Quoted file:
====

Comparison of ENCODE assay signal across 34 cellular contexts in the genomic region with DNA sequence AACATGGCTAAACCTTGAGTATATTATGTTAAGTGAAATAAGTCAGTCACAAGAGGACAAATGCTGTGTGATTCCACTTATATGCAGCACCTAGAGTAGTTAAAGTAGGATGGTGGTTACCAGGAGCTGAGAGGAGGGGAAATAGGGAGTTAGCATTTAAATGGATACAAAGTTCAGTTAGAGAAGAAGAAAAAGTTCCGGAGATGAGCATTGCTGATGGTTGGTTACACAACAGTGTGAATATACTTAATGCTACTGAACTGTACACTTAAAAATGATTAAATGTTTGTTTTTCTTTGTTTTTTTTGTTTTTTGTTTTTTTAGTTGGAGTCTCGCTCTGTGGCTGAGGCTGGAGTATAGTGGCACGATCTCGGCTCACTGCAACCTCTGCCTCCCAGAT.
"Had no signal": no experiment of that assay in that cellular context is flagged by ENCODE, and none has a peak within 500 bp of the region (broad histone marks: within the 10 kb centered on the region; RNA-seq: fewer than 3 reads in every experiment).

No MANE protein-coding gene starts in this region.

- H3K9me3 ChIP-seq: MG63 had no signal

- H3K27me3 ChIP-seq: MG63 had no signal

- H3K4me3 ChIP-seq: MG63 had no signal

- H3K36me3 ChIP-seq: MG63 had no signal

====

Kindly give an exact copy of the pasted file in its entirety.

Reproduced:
Comparison of ENCODE assay signal across 34 cellular contexts in the genomic region with DNA sequence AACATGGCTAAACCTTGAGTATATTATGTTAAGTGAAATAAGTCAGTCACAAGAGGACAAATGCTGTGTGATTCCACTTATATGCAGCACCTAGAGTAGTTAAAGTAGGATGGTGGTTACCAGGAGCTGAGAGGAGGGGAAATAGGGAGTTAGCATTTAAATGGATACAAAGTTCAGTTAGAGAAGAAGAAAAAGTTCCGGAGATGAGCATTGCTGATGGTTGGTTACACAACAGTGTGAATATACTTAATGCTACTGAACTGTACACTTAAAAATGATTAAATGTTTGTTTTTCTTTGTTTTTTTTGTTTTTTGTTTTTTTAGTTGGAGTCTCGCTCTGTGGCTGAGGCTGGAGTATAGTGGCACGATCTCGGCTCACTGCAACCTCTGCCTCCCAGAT.
"Had no signal": no experiment of that assay in that cellular context is flagged by ENCODE, and none has a peak within 500 bp of the region (broad histone marks: within the 10 kb centered on the region; RNA-seq: fewer than 3 reads in every experiment).

No MANE protein-coding gene starts in this region.

- H3K9me3 ChIP-seq: MG63 had no signal

- H3K27me3 ChIP-seq: MG63 had no signal

- H3K4me3 ChIP-seq: MG63 had no signal

- H3K36me3 ChIP-seq: MG63 had no signal